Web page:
Tell her, why she’s perfect for you. Pick her up. & tickle her until she can barely breath, she’ll scream and fight you, but secretly she’ll love it. Protect her. Hold her hand when you talk to her. Look at her like she’s the only girl you ever want to be with. When she least expects, it, pull her in close & kiss her hard. Tell her she looks beautiful. Get her mad, then kiss her. Let her fall asleep in your arms. Call her. Give her piggy-back rides. Kiss her forehead. Be slow. Don’t push anything. Make her feel loved. Kiss her in the rain. And when you fall in love with her, tell her.

Some of the advice in there is decent (“Don’t push anything”), some falls back on harmful cultural narratives but isn’t necessarily bad advice (“Tell her she looks beautiful”), and a couple really should not be anywhere near something that claims to be relationship advice. Can you spot them?

Pick her up and tickle her until she can barely breath, she’ll scream and fight you, but secretly she’ll love it.
There’s a time and place for stuff like this, but as blanket advice it’s terrible. Ignoring a ‘no’ of any sort should not be a default action, but rather something that gets negotiated between two people who know each other well. The best description I can think of is ‘mild rape culture’–while it’s not actually about rape, it still encourages men to ignore boundaries, to believe they know what a woman wants better than she does, that ‘no’ doesn’t actually mean ‘no’. Having your boundaries ignored isn’t endearing, it’s frightening.

Get her mad, then kiss her.
The first term to come to mind for me when I read this was ‘gaslighting’. This isn’t quite that, but I’d say it’s in the same ballpark. First of all, people who care about others don’t deliberately make them mad. And the kiss follow-up puts me in mind of men who say “You’re cute when you’re angry”. It’s dismissive of her anger, treating it not as something that deserves validation and resolution but as something to be ignored, endured, or even found endearing, with a possible side order of “See, I love you so much even your anger can’t change that”. It’s manipulative, and a real relationship doesn’t rely on manipulation.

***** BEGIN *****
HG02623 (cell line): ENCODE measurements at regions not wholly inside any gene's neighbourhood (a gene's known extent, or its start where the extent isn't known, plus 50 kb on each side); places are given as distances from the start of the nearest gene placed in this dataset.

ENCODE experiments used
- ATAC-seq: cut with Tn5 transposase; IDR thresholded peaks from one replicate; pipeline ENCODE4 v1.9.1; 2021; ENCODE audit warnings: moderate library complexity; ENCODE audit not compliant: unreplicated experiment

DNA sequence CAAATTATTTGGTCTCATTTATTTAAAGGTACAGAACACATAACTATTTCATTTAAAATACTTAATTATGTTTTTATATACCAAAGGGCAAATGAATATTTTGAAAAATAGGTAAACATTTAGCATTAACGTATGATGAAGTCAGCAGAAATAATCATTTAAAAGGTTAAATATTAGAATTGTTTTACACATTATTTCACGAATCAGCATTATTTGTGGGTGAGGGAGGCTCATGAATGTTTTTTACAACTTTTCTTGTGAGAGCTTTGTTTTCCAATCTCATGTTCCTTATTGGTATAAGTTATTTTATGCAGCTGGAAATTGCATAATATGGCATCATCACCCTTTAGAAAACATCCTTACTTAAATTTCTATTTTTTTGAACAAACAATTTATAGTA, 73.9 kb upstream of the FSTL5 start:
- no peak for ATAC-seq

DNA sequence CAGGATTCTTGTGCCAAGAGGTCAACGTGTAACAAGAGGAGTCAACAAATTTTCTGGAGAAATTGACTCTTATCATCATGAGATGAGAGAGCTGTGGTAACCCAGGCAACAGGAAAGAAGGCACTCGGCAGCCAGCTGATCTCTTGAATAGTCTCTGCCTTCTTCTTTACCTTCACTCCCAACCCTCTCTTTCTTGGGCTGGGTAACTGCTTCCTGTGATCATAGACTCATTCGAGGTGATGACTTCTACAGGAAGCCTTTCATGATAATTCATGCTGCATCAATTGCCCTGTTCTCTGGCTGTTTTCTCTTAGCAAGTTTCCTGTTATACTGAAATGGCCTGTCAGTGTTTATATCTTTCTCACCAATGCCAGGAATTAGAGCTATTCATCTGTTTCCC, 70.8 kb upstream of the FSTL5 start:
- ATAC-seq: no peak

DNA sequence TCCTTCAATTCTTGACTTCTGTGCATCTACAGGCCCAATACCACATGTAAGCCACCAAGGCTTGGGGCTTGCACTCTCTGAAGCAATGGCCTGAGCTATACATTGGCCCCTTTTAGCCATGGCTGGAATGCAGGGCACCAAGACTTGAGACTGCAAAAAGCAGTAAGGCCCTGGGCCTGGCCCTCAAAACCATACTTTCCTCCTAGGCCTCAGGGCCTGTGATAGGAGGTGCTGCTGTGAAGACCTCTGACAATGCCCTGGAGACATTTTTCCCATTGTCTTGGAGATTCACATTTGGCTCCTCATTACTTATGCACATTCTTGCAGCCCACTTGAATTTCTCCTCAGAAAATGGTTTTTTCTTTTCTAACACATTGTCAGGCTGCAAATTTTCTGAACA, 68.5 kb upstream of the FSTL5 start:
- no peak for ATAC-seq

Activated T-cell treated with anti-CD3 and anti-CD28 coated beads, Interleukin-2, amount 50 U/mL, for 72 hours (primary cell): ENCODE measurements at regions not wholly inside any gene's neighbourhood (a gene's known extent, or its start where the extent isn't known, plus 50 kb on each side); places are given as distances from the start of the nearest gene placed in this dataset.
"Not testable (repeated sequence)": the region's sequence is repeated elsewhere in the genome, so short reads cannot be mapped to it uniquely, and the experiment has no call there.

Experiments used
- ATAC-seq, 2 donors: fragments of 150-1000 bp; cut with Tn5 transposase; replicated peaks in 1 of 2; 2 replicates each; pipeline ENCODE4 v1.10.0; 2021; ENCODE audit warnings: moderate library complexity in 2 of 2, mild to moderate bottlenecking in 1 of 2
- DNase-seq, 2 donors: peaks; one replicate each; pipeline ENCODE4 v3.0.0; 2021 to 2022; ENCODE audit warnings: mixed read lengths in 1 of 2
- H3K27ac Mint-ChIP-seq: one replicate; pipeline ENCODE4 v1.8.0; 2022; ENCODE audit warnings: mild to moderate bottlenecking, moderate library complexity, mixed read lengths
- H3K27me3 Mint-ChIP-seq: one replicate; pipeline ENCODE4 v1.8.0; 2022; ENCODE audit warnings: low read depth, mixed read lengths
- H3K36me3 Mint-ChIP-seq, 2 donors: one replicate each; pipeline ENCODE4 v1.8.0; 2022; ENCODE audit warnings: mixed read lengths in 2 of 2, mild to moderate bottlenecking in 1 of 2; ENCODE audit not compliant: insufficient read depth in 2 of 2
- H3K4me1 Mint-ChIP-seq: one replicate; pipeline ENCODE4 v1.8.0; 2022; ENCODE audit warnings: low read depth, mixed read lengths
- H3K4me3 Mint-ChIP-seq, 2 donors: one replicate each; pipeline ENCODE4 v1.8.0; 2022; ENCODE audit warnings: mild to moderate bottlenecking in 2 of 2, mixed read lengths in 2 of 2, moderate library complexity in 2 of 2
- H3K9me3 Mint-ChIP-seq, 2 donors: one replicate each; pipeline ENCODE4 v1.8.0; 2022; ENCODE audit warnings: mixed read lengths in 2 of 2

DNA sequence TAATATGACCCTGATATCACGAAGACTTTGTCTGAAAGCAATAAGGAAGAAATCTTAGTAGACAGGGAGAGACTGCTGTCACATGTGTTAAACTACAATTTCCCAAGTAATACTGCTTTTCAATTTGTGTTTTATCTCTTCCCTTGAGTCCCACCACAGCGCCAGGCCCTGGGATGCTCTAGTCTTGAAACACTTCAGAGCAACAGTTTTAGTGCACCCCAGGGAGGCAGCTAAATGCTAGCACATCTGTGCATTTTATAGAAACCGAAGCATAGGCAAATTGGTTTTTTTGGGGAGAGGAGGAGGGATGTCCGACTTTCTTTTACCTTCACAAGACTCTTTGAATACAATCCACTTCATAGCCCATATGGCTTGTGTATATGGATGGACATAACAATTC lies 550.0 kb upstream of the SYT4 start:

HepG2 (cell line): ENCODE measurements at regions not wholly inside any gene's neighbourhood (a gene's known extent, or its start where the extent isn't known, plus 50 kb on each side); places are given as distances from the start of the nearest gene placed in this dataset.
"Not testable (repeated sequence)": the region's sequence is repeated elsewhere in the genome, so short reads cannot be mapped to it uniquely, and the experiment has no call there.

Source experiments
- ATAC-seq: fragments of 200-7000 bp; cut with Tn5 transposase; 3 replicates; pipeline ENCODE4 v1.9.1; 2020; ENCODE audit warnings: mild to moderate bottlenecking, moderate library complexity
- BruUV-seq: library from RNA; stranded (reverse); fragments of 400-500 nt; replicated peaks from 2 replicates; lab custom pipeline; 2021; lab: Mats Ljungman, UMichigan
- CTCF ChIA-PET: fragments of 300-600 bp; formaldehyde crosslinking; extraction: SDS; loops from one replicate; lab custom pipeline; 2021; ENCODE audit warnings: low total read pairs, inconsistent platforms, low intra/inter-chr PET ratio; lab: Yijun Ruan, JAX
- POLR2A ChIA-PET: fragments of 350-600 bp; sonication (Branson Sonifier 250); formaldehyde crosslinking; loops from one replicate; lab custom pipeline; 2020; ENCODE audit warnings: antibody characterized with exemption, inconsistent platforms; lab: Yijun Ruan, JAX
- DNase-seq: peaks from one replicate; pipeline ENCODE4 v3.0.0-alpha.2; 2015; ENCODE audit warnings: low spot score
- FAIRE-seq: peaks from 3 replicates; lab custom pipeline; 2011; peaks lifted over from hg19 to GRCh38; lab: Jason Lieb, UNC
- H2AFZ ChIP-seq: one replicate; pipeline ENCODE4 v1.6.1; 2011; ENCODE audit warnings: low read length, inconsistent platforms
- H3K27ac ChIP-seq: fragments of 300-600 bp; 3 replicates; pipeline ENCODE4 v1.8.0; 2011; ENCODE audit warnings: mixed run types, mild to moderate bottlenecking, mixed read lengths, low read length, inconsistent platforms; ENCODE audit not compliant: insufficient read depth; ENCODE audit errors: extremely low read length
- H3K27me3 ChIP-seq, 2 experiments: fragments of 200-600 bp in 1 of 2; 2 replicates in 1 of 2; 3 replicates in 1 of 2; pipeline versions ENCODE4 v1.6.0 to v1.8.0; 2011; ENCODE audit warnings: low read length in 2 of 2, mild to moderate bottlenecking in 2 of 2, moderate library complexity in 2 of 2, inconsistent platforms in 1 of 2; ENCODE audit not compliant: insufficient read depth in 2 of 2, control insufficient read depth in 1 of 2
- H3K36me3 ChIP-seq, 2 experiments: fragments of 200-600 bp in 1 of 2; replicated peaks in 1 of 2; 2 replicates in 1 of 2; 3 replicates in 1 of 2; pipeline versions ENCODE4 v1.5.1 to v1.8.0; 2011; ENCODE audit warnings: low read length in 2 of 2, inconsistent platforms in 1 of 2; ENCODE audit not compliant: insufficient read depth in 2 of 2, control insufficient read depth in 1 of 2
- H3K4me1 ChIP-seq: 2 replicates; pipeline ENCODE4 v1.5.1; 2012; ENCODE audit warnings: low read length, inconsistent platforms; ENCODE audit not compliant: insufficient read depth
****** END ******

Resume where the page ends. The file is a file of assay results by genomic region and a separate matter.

The icing on this particular crud-cake is that it was posted on a page entitled, “Boyfriends who actually treat their girlfriends like princesses”. Guys, if this is what you consider treating a person like royalty, I’m afraid to ask how you behave around everyone else.

How is this news?


Bullying is one of those things that we treat as far less serious than it is. Many people see it as a rite of passage (which in other contexts would be considered hazing), as something that builds character, as an innate and fairly harmless part of childhood. But lets take the ways that a child is bullied and place them into an adult context, and the words used would no longer sound so harmless.

Harassment. Abuse. Assault.

Bullying is something that gets treated much differently when it happens among adults than among children (although still often not as seriously as it should be) and adults enjoy a lot of benefits that children don’t in dealing with it. They have more power to remove themselves from the situation. They have already formed an identity. They’re more emotionally mature. A child’s ability to remove themselves from a situation rests on hir ability to convince others to help. Hir identity is still forming and is more vulnerable to the messages of worthlessness. Ze lacks the emotional development to handle things well.

So why do we tell adults they don’t have to deal with this crap, and children get told to suck it up?

We knows the effects of abuse in adults, and it often takes years to recover. Why would we expect different when it occurs in childhood? While I think this sort of study is worth doing, this shouldn’t be novel enough to be newsworthy. That it is says a lot about how we deal with this issue as a culture.